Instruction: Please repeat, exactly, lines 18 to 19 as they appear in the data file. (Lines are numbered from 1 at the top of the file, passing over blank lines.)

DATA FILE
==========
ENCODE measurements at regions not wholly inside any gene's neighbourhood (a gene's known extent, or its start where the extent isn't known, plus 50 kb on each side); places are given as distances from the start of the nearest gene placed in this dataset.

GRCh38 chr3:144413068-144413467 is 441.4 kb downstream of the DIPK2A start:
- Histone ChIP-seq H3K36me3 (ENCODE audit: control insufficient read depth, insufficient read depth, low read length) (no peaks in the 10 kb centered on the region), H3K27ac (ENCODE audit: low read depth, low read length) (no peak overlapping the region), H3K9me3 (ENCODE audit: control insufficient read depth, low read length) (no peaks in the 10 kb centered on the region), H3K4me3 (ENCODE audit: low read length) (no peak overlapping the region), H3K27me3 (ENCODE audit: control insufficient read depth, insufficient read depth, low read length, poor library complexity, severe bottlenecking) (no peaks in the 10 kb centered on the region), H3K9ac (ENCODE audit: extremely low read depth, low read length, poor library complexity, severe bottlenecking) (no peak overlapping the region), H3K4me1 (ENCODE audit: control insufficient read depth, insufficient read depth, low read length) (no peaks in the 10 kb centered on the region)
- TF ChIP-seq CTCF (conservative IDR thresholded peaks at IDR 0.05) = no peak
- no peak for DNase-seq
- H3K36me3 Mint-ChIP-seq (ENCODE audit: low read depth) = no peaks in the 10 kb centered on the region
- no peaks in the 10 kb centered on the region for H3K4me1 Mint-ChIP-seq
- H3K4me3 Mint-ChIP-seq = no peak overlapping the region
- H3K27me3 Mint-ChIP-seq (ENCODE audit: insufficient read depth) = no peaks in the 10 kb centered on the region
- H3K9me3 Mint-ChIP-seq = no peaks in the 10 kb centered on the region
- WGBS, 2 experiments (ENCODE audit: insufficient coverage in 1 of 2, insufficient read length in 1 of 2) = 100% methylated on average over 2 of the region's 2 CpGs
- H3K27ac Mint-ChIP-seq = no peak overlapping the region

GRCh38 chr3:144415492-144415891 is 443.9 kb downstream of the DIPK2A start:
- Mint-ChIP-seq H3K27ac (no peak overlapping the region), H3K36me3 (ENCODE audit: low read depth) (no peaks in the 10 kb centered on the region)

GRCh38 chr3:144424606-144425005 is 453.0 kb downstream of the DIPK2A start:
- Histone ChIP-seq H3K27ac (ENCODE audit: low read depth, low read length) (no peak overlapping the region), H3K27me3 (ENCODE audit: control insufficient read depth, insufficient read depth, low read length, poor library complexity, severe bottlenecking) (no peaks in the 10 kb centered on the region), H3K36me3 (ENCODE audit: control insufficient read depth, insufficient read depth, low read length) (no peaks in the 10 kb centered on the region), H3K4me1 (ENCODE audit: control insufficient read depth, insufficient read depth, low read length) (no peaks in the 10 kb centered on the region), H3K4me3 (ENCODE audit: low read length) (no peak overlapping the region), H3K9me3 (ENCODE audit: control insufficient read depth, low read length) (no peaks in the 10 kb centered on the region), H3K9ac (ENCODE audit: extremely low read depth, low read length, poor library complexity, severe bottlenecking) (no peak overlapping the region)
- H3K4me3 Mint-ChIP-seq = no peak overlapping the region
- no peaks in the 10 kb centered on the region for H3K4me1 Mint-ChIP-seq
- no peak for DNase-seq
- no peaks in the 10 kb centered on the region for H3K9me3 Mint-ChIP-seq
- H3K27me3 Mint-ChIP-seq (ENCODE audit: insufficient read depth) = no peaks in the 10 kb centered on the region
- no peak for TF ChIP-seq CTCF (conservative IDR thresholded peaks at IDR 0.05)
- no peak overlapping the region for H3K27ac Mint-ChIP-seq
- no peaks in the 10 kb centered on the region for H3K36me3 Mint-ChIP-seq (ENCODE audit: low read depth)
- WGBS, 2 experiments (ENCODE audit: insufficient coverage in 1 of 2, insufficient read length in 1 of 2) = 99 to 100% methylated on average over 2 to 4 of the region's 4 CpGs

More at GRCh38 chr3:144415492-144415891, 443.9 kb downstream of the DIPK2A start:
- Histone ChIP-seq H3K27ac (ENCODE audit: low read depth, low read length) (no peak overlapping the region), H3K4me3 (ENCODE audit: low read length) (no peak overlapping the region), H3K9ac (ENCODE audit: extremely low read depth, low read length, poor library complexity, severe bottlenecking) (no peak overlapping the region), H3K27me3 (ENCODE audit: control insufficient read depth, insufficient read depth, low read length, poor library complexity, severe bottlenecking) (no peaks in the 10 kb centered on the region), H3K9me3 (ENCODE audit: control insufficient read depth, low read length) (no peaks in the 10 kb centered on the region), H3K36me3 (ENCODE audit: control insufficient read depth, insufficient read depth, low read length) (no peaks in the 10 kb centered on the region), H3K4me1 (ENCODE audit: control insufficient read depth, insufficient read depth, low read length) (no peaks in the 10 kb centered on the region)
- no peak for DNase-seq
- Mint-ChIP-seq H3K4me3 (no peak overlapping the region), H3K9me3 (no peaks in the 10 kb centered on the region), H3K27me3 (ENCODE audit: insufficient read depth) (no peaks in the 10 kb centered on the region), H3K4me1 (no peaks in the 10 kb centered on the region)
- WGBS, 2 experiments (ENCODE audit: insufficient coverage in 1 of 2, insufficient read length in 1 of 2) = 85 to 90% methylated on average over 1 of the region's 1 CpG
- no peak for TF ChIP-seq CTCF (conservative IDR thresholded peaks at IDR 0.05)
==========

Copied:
- no peaks in the 10 kb centered on the region for H3K4me1 Mint-ChIP-seq
- no peak for DNase-seq